Critique Group – Behind the Smile

tangled20Critique

No frying pans allowed. We will all be nice when we critique this week’s new submission.

Don’t forget the critiquing guidelines. All you have to do is post a comment about the submission below. Don’t feel like you need to critique the whole piece. Even a short comment on one aspect can be helpful.

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Behind that Smile – by Micki

Stalking down a dark alley way, the black figure paused; waiting, certain about what he would find further in the cluttered space.

He inhaled, letting the air slip easily into his lungs. There it was, near the back. With the location now known, a smile spread across the hooded face; the alleys dark shadows obscuring any identity of who this mad man might be.

Taking another slow step deeper into the gloom, the figure heard a sound; the barely perceptible sound of air escaping human lips, the salty smell of fear slowly increased.

Stopping again, the figure closed his eyes in sweet ecstasy. The thrill of the hunt, and soon to be kill, sent adrenalin rushing through his limbs. But he still had to be careful, one slip-up and the whole thing would come crashing down on him.


Aidan sat on a bench, watching the police on the other side of the pond. An officer started taking down the barriers to the public; the evidence had been collected, the pictures taken, and the body carted away, there would be nothing more for them to do.

A breeze kicked up that caused her to zip her jacket up all the way. “Always another, killing each other.” She hid her curled fists in her pockets, hoping the tremble in her arms and hands would go unnoticed to passers-by; then sighed and removed them. If anyone looked closely, they would see it wasn’t a shiver that caused her whole body to tremble so, it was her; but why?

A frown rippled across her face as she rose and started walking away from the pond and through the park, toward home.

She had known why she trembled, hadn’t she? It hadn’t always been this way, that much she could remember….wait, where was Chris?

Turning, she found no-one behind her. “Chris?” A muscle spasmed in her neck; panic crept into her mind. “Chris?!”

“I told ye I would nev’r leave ye.” A strong, warm hand was placed on her shoulder; the panic fled immediately.

Aidan turned; there he was, best friend for….how long? All she knew was they were the same age and the best of friends.

“Cam’ on, we should be gettin’ back.” Chris turned, waiting for her to follow before continuing the walk toward home.

They talked a bit as they passed a few people at the edge of the park, receiving funny looks before the pair turned off down the street.

“Why do th’y always look at us?” Aidan whispered, snuggling deeper into her jacket to ward off the wind. “Maybe th’y can nae understand yore accn’t because ets stronger th’n mine?”

Chris smiled and nodded as a person passed by. “I’m proud to say that yore accn’t is just as thick as mine.”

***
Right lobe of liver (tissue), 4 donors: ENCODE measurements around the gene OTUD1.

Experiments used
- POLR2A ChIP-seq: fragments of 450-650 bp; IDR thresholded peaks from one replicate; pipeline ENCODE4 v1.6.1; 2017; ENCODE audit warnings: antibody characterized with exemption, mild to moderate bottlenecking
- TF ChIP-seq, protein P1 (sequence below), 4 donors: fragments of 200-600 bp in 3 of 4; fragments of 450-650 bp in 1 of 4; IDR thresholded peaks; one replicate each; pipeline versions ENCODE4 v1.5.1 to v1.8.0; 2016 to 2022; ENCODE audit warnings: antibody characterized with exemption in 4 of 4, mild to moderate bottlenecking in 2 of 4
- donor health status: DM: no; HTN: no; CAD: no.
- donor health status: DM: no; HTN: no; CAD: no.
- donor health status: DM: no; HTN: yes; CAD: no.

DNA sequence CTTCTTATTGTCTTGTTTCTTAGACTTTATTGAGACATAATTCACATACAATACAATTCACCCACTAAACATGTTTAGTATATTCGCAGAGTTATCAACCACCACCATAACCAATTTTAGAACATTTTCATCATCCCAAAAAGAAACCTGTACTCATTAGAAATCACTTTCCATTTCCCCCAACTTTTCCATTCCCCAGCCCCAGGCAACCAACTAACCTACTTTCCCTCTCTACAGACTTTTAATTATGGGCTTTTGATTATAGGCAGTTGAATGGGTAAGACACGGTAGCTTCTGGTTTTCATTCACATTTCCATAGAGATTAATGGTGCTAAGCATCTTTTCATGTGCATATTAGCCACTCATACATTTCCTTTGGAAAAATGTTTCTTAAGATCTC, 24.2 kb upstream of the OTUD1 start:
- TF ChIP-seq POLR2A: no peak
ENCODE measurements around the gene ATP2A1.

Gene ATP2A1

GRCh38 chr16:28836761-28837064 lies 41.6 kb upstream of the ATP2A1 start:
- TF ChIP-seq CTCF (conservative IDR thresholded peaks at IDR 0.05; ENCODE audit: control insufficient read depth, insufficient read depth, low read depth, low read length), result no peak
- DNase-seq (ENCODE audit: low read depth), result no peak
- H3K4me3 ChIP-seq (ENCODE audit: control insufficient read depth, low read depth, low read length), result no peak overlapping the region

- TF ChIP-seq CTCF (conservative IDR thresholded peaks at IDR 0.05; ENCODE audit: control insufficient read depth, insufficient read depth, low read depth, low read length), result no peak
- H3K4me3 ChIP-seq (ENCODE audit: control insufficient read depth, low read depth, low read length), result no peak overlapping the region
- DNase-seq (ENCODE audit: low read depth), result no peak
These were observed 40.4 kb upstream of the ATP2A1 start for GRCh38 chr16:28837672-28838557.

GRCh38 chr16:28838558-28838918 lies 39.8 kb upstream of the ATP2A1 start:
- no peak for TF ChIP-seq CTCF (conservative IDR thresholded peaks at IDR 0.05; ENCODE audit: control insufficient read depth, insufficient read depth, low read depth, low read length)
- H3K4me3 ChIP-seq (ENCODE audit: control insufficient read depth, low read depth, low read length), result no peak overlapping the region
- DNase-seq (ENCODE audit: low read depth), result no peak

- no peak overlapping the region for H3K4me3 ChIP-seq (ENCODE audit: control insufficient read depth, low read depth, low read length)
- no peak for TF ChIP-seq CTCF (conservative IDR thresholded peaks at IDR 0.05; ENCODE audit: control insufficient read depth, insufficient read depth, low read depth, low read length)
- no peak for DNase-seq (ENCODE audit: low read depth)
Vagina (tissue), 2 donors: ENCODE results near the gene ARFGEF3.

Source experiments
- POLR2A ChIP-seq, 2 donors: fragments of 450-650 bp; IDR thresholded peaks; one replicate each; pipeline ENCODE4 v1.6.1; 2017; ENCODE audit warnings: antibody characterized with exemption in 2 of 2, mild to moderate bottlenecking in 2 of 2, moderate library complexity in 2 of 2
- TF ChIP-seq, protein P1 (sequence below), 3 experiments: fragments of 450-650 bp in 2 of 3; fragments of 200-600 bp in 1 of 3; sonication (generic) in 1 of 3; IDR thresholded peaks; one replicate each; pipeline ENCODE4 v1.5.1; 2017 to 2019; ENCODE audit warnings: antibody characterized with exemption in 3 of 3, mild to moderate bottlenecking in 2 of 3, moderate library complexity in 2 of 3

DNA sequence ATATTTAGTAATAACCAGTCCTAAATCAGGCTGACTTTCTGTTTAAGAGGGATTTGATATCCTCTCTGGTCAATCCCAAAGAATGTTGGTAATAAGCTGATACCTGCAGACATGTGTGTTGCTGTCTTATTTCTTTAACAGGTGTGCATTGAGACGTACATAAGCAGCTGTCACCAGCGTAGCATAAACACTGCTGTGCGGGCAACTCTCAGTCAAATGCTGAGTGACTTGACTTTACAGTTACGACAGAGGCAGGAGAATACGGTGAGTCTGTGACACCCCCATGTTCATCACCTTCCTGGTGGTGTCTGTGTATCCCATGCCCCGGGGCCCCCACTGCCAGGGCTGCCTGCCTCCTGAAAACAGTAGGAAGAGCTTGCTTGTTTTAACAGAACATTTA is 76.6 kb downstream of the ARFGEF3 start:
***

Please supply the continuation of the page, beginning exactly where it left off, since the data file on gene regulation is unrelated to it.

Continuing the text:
The street was old, the cracks in the sidewalk were made from more then just the weather. But, despite the less then stellar condition of the side walk, the houses on Wye pass were, though also old, in excellent condition; a funny contrast Aidan thought each time she passed through. Even the little church, and attached house, had kept in/ exteriors as well as neat yards. The only possible oddity was the wasp nest on the back of the building, hanging lazily on the overhang.

Ah, yes. Something shifted inside Aidan as she gazed at the modest building with a cross on top. The Church,… her home; were she and Chris lived with Pastor Derek Kestor. The only one that helped her, other than Chris.

She glanced at her watched; Derek would be expecting them about now.

Pushing the door open to the little house, she waited for Chris to join her before closing it again.

“Ah, Aidan.” Derek walked out of the kitchen and stood in the hallway. “How was your walk?”

Aidan paused before hanging up her coat. “The police found ah body ‘n the pond at Moore Park.”

“Another one?”

She nodded, then frowned. “Why do pe’ple kill other pe’ple?”

Derek sighed quietly before looking her in the eye. “I don’t know Aidan, some people just do…Have you taken your medicine?” She shook her head. “I didn’t think so, I put it on the table all ready to go.”

Chris followed them into the kitchen, silent as usual. He didn’t speak often around other people.

Picking up the eye-dropper, Aidan counted three drops of the grey-black liquid into a glass before adding water. With a face, she downed the entire glass and shivered; the vilest drink ever.

“Chris?” Her voice was quiet.

Chris’s gaze was cozy. “Aye, Aidan?”

“Do I h’ve hom’wrk t’night?”

A quick head shake from Chris. “No, luv.”

At the stove, Derek frowned. “Are you talking to yourself again?”

Another head shake, this time from Aidan. “No, I’m talk’in to Chris.”

The frown deepened on Derek’s face. “Yes…Chris…Supper won’t be ready for a little while yet, you can do as you please until then.”

After Aidan left, Derek sighed. Some days he couldn’t tell if the medication was working; and this was a new batch, only time would tell. He turned back to the stove; the only thing he wasn’t sure about was Chris. But then who was, other then Aidan?